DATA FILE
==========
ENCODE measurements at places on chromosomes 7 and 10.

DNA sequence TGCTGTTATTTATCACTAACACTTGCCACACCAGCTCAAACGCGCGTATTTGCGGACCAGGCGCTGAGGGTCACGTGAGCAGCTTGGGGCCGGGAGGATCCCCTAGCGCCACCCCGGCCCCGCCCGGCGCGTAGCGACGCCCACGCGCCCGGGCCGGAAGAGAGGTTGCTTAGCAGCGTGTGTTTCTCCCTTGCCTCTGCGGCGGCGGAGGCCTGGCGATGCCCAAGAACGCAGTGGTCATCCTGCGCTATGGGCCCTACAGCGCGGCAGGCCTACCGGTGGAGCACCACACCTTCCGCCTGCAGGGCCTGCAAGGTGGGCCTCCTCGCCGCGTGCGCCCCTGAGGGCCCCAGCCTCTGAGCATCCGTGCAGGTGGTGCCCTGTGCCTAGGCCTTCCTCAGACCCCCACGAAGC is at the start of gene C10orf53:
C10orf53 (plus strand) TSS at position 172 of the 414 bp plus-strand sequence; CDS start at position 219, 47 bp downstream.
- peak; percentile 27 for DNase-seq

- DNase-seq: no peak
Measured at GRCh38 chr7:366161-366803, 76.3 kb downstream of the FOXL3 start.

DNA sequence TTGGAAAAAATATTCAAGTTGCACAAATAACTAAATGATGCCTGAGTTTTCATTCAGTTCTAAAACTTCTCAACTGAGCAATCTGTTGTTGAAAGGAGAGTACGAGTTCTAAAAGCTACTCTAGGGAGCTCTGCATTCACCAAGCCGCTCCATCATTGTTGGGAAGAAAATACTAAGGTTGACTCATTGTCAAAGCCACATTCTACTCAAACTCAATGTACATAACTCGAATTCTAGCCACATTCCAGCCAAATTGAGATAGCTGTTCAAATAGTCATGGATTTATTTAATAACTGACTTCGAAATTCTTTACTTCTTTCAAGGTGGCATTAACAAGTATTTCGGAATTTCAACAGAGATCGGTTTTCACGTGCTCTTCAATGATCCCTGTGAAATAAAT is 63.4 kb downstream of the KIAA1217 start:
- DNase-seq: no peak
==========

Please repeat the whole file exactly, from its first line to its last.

ENCODE measurements at places on chromosomes 7 and 10.

DNA sequence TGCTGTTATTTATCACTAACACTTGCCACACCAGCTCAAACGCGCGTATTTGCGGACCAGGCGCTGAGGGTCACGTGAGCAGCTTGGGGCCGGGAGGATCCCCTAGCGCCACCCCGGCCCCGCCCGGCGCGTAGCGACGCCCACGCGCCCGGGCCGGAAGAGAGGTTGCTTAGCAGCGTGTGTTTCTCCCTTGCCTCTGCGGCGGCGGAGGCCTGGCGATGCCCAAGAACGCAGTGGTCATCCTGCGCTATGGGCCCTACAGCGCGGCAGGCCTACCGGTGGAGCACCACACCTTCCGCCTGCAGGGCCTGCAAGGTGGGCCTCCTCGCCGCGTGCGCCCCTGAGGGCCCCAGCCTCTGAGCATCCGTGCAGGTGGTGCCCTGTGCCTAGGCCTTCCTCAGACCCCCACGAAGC is at the start of gene C10orf53:
C10orf53 (plus strand) TSS at position 172 of the 414 bp plus-strand sequence; CDS start at position 219, 47 bp downstream.
- peak; percentile 27 for DNase-seq

- DNase-seq: no peak
Measured at GRCh38 chr7:366161-366803, 76.3 kb downstream of the FOXL3 start.

DNA sequence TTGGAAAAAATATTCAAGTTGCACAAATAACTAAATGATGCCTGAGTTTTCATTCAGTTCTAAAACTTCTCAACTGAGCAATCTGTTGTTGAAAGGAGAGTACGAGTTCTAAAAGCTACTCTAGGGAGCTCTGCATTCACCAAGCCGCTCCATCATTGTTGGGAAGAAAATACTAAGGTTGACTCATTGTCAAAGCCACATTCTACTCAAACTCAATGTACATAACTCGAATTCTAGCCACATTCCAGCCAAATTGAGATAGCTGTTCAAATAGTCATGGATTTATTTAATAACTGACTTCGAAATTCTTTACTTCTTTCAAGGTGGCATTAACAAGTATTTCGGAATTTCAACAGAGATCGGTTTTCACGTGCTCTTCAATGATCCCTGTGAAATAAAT is 63.4 kb downstream of the KIAA1217 start:
- DNase-seq: no peak